Rational basis review

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Rational basis review, in U.S. constitutional law, refers to the lowest of three levels of scrutiny applied by courts when considering constitutional questions, including due process or equal protection questions under the Fifth Amendment or Fourteenth Amendment. "Rational basis review" simply means that the enactment in question is "rationally related" to a "legitimate" governmental reason offered as its justification. Rational basis review is the lowest, default level of scrutiny that a court applies when engaging in judicial review in the United States. The higher levels of scrutiny are intermediate scrutiny and strict scrutiny. Rational basis review does not usually apply in situations where a suspect or quasi-suspect classification is involved, or a fundamental right is implicated.

In United States Supreme Court jurisprudence, the nature of the interest at issue determines the level of scrutiny applied by appellate courts. When courts engage in "rational basis review", only the most egregious enactments – those not rationally related to a legitimate government interest – are overturned.


The rational basis review tests whether a governmental action is a reasonable means to an end that may be legitimately pursued by the government. This test requires that the governmental action be "rationally related" to a "legitimate" government interest.[1][2] Under this standard of review, the "legitimate interest" does not have to be the government’s actual interest. Rather, if the court can merely hypothesize a "legitimate" interest served by the challenged action, it will withstand the rational basis review.[3]


Rational basis review originated with the means-ends test used by the U.S. Supreme Court in McCulloch v. Maryland in 1819. However, the actual introduction of modern rational basis review came in 1938 in United States v. Carolene Products Co., in which rational basis review became separate and distinct from strict scrutiny.


In modern constitutional law, the rational basis test is applied to constitutional challenges of both federal law and state law (via the Fourteenth Amendment). This test also applies to both legislative and executive action whether those actions be of a substantive or procedural nature.

A law, when challenged, must have a rational basis without which it might violate right of a person under the U.S. Constitution's Fourteenth Amendment's Equal Protection Clause. Any rationally related justification will suffice, however the legislative reasoning must not be arbitrary.[4] While a "law enacted for broad and ambitious purposes often can be explained by reference to legitimate public policies which justify the incidental disadvantages they impose on certain persons", it must nevertheless, at least, "bear a rational relationship to a legitimate governmental purpose".[5]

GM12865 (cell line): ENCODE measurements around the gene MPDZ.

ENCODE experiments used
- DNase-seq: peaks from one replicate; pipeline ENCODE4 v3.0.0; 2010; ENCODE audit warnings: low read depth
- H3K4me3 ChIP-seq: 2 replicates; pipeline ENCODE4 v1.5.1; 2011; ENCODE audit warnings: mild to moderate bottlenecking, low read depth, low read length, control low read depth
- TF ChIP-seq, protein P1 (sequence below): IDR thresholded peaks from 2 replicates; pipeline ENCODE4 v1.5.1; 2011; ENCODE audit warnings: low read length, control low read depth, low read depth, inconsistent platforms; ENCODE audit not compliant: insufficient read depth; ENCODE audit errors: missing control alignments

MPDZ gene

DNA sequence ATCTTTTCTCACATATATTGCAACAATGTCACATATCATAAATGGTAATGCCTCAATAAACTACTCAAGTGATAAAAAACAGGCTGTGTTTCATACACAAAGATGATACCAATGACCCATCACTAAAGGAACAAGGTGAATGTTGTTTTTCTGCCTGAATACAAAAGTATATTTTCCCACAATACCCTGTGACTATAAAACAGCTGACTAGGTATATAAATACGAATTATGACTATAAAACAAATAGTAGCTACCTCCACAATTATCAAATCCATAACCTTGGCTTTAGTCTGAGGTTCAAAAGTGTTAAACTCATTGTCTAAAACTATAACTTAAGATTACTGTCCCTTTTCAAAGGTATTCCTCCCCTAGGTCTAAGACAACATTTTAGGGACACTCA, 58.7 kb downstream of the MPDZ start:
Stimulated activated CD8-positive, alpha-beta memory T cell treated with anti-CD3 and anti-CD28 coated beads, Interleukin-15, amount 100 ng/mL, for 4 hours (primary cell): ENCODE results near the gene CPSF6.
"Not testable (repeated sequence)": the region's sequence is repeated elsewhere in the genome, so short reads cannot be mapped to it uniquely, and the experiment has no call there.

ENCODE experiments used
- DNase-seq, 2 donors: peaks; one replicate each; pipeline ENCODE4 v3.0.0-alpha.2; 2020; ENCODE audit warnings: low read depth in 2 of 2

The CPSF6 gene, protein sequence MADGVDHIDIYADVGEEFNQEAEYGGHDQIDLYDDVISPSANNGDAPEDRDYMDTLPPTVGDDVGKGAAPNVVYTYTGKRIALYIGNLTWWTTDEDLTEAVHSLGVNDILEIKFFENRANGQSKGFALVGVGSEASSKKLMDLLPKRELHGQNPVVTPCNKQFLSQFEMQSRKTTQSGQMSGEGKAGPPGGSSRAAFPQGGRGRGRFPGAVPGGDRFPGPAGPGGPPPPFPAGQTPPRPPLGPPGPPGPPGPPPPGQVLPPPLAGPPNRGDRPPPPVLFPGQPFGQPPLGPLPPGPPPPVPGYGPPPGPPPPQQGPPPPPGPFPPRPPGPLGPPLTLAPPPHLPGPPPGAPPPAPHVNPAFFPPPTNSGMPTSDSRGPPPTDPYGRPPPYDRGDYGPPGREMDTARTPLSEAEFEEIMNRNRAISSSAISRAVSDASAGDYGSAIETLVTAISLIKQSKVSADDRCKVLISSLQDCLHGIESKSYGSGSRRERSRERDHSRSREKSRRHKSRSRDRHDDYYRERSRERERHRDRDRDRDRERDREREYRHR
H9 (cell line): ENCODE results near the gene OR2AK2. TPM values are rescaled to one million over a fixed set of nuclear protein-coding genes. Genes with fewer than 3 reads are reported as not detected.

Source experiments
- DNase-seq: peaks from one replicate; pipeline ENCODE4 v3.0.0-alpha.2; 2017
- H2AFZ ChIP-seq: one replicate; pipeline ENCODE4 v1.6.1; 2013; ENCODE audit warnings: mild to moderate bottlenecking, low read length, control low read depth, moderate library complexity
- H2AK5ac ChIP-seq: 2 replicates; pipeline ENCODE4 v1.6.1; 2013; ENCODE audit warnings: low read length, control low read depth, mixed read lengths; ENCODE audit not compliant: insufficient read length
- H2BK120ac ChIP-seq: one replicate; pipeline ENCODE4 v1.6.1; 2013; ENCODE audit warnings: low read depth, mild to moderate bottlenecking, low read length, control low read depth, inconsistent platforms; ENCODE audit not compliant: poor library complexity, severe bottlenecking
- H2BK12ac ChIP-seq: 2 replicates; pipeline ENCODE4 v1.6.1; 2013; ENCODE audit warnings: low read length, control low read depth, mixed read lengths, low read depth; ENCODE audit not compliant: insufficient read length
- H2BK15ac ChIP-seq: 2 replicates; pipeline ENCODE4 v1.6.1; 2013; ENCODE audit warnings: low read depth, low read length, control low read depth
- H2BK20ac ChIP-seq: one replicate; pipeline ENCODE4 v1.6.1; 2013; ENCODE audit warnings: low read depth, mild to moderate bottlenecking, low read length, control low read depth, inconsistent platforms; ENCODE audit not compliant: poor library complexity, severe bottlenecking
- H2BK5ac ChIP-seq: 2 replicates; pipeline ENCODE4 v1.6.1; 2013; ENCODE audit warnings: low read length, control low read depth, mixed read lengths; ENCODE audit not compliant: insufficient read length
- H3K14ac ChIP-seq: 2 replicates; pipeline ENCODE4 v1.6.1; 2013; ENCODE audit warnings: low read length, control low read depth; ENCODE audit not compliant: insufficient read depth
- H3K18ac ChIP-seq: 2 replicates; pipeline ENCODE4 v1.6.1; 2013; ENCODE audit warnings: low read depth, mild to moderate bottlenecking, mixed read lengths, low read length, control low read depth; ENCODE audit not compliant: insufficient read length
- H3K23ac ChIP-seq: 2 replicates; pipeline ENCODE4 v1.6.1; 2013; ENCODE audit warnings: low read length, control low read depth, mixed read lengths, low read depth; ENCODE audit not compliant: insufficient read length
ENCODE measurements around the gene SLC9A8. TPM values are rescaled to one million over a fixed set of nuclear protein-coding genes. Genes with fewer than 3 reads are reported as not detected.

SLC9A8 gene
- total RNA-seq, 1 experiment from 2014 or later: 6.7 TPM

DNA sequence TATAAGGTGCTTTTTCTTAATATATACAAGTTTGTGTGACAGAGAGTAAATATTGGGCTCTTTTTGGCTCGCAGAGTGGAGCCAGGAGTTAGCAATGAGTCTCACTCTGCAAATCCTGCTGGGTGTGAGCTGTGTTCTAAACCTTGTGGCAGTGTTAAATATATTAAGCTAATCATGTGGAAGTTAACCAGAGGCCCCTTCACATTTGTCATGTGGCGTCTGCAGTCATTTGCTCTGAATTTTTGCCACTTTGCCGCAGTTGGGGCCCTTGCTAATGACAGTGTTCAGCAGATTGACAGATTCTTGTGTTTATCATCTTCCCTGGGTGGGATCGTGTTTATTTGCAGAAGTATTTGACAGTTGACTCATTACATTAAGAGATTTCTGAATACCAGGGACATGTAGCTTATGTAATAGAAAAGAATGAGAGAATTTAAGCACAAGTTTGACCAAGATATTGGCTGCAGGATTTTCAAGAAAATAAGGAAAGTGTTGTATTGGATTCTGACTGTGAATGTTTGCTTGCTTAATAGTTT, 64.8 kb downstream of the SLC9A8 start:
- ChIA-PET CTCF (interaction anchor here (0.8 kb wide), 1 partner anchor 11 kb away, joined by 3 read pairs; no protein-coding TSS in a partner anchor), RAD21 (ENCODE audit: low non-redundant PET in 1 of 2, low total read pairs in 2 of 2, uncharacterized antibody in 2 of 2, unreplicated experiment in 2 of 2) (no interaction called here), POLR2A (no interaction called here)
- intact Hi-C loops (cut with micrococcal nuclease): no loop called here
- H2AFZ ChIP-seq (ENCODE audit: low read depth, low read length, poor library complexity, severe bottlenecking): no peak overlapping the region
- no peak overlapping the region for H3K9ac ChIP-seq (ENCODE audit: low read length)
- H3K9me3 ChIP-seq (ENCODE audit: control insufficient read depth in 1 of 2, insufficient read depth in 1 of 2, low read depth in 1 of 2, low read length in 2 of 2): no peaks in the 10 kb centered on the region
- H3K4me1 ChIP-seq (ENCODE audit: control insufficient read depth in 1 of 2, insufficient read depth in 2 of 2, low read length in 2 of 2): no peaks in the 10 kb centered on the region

To understand the concept of rational basis review, it is easier to understand what it is not. Rational basis review is not intelligent basis review; the legislature is merely required to be rational, not smart. A court applying rational basis review will virtually always uphold a challenged law unless every proffered justification for it is a grossly illogical non sequitur (or even worse, a word salad). In 2008, Justice John Paul Stevens reaffirmed the lenient nature of rational basis review in a concurring opinion: "[A]s I recall my esteemed former colleague, Thurgood Marshall, remarking on numerous occasions: 'The Constitution does not prohibit legislatures from enacting stupid laws.'"[6]

See also[edit]


  1. ^ United States v. Carolene Products Co., 304 U.S. 144 (1938).
  2. ^ http://www.huffingtonpost.com/emma-rubysachs/equal-potection-in-florid_b_147325.html
  3. ^ Sullivan, Kathleen M. & Gunther Gerald. Constitutional Law. Foundation Press, New York, NY. 16th Ed. Chapter 9 (2007).
  4. ^ Killian, Johnny H., George A. Costello, & Kenneth R. Thomas, co-eds., The Constitution of the United States of America: Analysis and Interpretation: Analysis of Cases Decided by the Supreme Court of the United States to June 28, 2002, by Congressional Research Service, Library of Congress (Senate Document No. 108-17, 108th Congress, 2d Session) (Washington [D.C.]: U.S. Gov't Printing Ofc. 2004) (short title: Constitution Annotated), pp. 1906–1910 (pp. 242–246 per Adobe Acrobat Reader) (Fourteenth Amendment, title page (p. [I] (p. 1 per Adobe Acrobat Reader)), and Authorization (authorization to publish by joint resolution) (giving short title) (p. III) (p. 1 per Adobe Acrobat Reader), all as accessed October 23, 2005).
  5. ^ Romer v. Evans, 517 U.S. 620 (1996) at 635
  6. ^ New York State Bd. of Elections v. Lopez Torres, 552 U.S. ___, ___ (2008) (Stevens, J., concurring).